Odds are that if my Japanese colleagues had found themselves listening to people (try to) sing the heavy metal and rock tracks I grew up with (time for some Black Sabbath or Iron Maiden karaoke, anyone?), they would have felt similarly. As people pushed me to look for songs to sing, I drew a blank. Feeling like an outsider, I couldn’t even think of what I’d look for. Not that I really wanted to sing, but I felt like such an outsider that I couldn’t imagine anything I liked being in the computer system.

Eventually, I got forced to sign the last song of the night, and while people were originally searching for “Hey Jude,” I got stuck with “We Are the World.” Seriously. It would not have been my first choice, or my second, or my 153rd.

The next day, all sorts of songs popped into my head, making me wonder even more about what had set me off. After more than 7 years in Japan, it’s interesting to see that I can still feel like a total gaijin.

So a little empathy is in order whenever a native complains about foreigners not fitting in. Fitting in is a long, bumpy road. And just when you think you’re in the clear … more bumps.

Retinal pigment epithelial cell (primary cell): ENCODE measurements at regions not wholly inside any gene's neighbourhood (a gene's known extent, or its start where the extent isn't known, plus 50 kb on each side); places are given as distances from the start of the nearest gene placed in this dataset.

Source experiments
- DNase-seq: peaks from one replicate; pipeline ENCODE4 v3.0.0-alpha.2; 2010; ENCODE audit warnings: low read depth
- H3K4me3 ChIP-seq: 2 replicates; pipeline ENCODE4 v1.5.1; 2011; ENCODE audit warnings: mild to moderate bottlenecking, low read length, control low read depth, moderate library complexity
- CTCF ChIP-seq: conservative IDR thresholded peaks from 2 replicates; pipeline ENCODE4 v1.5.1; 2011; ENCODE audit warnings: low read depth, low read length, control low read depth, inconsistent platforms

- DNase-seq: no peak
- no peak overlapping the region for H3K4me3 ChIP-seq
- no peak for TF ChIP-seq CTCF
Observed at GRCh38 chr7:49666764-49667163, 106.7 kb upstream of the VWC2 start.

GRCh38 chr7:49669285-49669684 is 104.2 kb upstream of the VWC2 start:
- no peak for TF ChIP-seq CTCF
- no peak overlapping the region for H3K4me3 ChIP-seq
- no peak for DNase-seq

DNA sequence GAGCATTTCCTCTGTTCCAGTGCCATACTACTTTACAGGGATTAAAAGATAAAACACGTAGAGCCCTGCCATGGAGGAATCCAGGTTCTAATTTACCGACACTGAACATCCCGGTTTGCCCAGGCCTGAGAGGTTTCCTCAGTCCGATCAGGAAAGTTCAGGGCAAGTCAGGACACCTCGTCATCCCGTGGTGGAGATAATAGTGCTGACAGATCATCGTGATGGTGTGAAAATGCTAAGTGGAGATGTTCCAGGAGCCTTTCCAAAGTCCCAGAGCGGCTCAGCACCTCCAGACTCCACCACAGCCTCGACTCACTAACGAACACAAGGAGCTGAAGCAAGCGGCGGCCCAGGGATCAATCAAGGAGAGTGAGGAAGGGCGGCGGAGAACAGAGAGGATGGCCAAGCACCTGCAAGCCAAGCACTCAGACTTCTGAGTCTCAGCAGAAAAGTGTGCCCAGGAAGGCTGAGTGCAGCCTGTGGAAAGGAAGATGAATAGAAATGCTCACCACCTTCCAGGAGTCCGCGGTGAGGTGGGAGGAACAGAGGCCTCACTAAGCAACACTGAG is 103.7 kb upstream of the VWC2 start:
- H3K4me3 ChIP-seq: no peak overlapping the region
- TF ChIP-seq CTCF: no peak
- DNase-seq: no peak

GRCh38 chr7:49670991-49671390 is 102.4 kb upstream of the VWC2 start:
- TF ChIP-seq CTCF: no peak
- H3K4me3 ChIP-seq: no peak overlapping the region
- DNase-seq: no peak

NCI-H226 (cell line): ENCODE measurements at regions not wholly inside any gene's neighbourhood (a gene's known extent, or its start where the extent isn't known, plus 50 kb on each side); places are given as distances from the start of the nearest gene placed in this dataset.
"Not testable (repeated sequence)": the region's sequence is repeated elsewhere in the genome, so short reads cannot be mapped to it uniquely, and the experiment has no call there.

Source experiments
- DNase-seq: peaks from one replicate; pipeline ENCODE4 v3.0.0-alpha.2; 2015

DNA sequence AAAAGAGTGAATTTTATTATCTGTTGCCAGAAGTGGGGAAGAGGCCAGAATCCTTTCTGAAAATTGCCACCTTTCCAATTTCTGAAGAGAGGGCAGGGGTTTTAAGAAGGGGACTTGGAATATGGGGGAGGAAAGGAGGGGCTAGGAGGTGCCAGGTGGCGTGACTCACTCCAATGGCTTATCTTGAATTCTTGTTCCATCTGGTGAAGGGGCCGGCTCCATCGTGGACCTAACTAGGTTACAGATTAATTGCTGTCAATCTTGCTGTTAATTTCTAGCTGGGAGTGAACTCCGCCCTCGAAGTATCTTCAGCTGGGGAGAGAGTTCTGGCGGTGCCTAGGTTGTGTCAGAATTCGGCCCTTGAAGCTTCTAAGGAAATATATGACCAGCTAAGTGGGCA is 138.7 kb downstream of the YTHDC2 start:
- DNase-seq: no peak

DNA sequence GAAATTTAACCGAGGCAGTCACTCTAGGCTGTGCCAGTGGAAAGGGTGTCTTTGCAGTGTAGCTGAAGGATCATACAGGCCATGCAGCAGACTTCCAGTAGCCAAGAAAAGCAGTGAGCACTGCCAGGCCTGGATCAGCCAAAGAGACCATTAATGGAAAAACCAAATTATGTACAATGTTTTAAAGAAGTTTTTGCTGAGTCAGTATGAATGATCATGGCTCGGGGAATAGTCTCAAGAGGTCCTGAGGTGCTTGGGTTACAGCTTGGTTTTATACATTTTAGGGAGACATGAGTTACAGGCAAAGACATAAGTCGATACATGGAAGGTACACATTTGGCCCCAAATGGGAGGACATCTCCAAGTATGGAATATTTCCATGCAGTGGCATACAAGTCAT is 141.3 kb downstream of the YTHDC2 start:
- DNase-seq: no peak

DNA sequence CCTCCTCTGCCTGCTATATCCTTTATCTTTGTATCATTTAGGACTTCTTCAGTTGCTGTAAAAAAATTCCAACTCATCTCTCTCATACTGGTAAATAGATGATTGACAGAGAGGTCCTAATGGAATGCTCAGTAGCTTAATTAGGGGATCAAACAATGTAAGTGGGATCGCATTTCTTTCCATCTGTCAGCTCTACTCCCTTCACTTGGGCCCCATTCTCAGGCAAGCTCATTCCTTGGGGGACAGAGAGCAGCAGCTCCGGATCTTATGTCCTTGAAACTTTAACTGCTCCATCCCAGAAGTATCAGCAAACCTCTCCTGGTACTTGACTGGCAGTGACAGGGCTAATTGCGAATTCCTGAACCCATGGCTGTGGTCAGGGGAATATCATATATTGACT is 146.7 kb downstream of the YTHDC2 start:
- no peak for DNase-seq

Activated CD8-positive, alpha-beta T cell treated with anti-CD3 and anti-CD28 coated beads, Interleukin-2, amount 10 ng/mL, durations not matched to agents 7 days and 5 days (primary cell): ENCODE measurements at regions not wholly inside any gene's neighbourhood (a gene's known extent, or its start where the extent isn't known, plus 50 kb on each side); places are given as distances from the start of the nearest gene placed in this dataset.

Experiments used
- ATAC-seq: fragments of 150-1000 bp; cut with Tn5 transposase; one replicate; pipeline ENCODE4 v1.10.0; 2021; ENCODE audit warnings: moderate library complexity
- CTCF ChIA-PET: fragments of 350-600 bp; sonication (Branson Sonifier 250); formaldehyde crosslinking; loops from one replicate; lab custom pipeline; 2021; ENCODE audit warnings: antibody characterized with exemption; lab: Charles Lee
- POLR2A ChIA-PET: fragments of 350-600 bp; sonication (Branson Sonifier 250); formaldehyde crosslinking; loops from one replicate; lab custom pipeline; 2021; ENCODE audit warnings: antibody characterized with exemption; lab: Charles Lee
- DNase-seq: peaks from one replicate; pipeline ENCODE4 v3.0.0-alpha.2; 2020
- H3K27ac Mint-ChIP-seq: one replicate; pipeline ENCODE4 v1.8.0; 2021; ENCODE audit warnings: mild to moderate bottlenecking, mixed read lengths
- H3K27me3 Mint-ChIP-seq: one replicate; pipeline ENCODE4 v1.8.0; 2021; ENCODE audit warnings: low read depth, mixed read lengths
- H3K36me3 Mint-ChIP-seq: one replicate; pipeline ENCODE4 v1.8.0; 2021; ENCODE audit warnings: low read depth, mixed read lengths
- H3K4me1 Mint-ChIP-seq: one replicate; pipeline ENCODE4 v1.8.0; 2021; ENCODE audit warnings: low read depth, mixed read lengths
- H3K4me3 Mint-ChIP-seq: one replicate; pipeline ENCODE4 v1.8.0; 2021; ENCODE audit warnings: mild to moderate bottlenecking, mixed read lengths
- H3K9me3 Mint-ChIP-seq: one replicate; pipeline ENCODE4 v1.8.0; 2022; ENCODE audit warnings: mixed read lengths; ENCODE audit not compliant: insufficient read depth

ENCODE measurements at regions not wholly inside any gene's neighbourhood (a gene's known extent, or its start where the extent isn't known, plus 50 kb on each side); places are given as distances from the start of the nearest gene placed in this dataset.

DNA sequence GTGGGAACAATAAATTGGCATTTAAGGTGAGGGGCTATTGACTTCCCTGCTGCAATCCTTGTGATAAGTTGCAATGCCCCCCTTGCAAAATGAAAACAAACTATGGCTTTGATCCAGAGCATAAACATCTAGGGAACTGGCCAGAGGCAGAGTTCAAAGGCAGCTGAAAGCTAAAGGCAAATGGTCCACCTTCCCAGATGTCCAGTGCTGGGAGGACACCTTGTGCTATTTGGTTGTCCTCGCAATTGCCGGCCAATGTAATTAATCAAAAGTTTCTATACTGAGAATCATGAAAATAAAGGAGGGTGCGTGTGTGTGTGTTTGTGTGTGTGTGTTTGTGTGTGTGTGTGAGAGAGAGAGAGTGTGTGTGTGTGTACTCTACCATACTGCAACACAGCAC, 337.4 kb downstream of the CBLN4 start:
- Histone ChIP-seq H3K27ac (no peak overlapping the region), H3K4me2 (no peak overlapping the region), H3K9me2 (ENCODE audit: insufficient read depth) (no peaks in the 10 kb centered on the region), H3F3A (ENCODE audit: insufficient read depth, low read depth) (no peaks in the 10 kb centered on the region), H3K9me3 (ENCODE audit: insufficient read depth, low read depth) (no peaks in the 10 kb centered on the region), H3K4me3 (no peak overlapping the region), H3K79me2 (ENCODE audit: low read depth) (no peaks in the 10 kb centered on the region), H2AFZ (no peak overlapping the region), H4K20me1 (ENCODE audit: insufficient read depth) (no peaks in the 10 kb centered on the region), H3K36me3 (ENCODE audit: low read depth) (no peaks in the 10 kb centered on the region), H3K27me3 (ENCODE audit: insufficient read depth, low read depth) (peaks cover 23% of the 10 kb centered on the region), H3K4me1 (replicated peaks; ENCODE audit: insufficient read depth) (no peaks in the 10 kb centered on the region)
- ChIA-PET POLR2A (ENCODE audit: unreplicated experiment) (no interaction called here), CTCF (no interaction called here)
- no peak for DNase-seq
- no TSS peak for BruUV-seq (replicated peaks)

頑張ります.

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The Impacts of Immigrants in Japan

by Yurika Chiba

The number of foreigners is small in Japan compared to other countries. Basically, it is said that Japan is mono-cultural, homogeneous and monolingual society. For example, all of my classmates in high school were Japanese who have black hair and speak Japanese. We did not have opportunities to interact with foreigners in Japan. When we see foreigners, we feel they are “different” because they do not look like Japanese. It is hard for foreigners to live in such a society, I think. For instance, there was an international student in my high school. She was from America and had gold hair. I mean her appearance was completely different as Japanese. We saw her as “gaijin.” We did not know how to communicate with her although we wanted to get along with her. Finally, she could not fit in our class. One of the reasons why Japan has few foreigners is that Japanese society is said to be homogeneous. Therefore, Japanese people tend to refuse foreigners and different cultures. However, it is time to change Japanese society to make comfortable society for foreigners because globalization has been expanding. I mean that Japan needs foreigners in order to lead to economic growth.